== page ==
James Brush at Coyote Mercury has been reading the books referenced on the TV series LOST. An interesting reading experiment. What if you deliberately concocted a TV series or a movie that would spur the American public to read more books? That stir curiosity through literary references embedded in a story? I’m not talking Oprah’s Book Club or Reading Rainbow, although both of those are creditable efforts.
Has any TV series stirred more curiosity than LOST? (Dallas: Who shot JR?) I wonder if the books featured on LOST have risen in Amazon rank or in total sales and popularity since being shown or mentioned on a LOST episode?
Bible, especially the book of Exodus and the 23rd Psalm.
Other books that seem to be related to LOST;
The Stand by Stephen King. Damon Lindelof has said that Stephen King’s novels, especially The Stand are an influence on LOST.
Beyond Freedom and Dignity by B.F. Skinner. The Dharma Initiative is said to be partially inspired by the work of behaviorist B.F. Skinner.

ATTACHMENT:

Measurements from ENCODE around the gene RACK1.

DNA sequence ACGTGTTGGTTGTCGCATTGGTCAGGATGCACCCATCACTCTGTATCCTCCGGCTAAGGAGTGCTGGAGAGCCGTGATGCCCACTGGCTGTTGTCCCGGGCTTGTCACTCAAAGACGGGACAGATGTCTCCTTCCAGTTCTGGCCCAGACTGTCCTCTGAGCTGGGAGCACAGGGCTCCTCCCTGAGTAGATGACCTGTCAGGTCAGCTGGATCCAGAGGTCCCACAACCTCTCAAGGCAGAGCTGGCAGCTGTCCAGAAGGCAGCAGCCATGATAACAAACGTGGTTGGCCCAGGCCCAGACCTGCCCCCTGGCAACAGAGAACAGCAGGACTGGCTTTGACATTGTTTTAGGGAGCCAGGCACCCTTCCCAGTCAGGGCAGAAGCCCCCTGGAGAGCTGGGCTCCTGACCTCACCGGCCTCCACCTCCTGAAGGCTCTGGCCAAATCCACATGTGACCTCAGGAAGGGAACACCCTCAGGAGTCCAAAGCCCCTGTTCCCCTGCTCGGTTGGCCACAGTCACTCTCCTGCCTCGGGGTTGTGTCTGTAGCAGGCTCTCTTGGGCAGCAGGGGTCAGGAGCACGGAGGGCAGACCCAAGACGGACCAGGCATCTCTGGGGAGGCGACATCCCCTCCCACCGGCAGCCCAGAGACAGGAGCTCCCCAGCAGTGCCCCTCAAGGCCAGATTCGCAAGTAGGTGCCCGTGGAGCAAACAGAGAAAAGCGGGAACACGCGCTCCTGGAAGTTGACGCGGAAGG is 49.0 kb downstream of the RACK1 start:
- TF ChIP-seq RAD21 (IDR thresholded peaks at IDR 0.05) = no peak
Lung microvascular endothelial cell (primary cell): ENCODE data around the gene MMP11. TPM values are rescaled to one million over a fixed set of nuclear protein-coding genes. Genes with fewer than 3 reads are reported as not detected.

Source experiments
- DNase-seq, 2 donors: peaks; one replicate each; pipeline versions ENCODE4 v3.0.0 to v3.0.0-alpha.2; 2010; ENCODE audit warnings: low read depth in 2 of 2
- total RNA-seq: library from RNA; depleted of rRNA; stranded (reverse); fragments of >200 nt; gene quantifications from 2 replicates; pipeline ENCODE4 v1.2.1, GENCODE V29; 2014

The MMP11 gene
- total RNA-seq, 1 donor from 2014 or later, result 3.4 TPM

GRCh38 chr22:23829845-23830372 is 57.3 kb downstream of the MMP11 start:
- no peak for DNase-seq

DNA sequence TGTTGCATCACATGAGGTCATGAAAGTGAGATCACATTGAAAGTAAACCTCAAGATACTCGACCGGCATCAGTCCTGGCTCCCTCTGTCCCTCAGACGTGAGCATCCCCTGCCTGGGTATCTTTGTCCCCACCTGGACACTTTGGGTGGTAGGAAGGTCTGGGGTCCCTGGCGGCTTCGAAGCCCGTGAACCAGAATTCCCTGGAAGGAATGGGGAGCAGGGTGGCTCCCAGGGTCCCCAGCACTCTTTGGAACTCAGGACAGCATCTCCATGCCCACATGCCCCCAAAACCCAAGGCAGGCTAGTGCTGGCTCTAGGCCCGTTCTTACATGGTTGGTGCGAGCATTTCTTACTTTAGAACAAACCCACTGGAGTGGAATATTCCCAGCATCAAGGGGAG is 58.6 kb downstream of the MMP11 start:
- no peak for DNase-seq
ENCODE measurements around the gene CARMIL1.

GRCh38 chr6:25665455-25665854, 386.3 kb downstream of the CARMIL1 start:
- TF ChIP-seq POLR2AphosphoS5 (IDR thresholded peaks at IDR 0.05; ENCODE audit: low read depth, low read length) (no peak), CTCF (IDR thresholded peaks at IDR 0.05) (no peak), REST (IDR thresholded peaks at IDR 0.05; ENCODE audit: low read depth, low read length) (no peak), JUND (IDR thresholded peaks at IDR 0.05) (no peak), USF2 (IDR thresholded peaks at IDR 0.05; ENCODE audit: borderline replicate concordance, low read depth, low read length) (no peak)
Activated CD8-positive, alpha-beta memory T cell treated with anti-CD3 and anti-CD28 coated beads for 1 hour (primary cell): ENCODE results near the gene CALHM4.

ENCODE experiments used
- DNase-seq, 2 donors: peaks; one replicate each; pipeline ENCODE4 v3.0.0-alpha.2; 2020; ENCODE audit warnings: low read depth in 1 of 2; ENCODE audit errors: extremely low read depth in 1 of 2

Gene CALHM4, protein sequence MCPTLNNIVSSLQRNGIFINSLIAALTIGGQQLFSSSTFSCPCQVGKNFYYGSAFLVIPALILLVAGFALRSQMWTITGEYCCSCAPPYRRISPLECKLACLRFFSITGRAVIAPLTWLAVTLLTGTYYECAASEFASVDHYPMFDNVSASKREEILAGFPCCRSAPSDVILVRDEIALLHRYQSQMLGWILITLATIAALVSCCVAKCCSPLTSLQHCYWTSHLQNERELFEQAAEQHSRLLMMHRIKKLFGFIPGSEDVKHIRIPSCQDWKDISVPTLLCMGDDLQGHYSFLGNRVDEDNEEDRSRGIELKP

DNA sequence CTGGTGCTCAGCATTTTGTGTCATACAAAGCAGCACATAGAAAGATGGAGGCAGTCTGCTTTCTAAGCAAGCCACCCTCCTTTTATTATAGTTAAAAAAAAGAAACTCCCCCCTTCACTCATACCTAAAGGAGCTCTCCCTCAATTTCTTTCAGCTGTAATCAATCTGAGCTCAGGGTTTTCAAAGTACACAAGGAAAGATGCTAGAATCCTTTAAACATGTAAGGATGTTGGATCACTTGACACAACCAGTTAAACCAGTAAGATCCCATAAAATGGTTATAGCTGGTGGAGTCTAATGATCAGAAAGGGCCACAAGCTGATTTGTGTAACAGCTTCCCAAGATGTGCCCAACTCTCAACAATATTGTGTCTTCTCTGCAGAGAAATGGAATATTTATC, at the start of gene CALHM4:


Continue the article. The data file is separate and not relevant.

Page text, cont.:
Lost Horizon by James Hilton. In the season 3 finale, Through the Looking Glass, Jack acts like a man who is trying to return to Shangri-La, the utopian paradise in the Himalayas where people never (?) die. This fictional cmmunity was the creation of of author James Hilton. LOST Island was no Shangri-La, but perhaps the two places have some features in common: prolonged life for some inhabitants and difficult entrances and exits.
“Before I draw nearer to that stone to which you point,” said Scrooge, “answer me one question. Are these the shadows of the things that Will be, or are they shadows of things that May be, only?”
Still the Ghost pointed downward to the grave by which it stood.
“Men’s courses will foreshadow certain ends, to which, if persevered in, they must lead,” said Scrooge. “But if the courses be departed from, the ends will change. Say it is thus with what you show me!”
The Spirit was immovable as ever.
A Prayer for Owen Meany by John Irving. I tried reading this famous novel a few months ago, but I suppose I quit before I got to the good part.
I’m definitely going to try to read and review some of these this summer —along with all my other reading projects.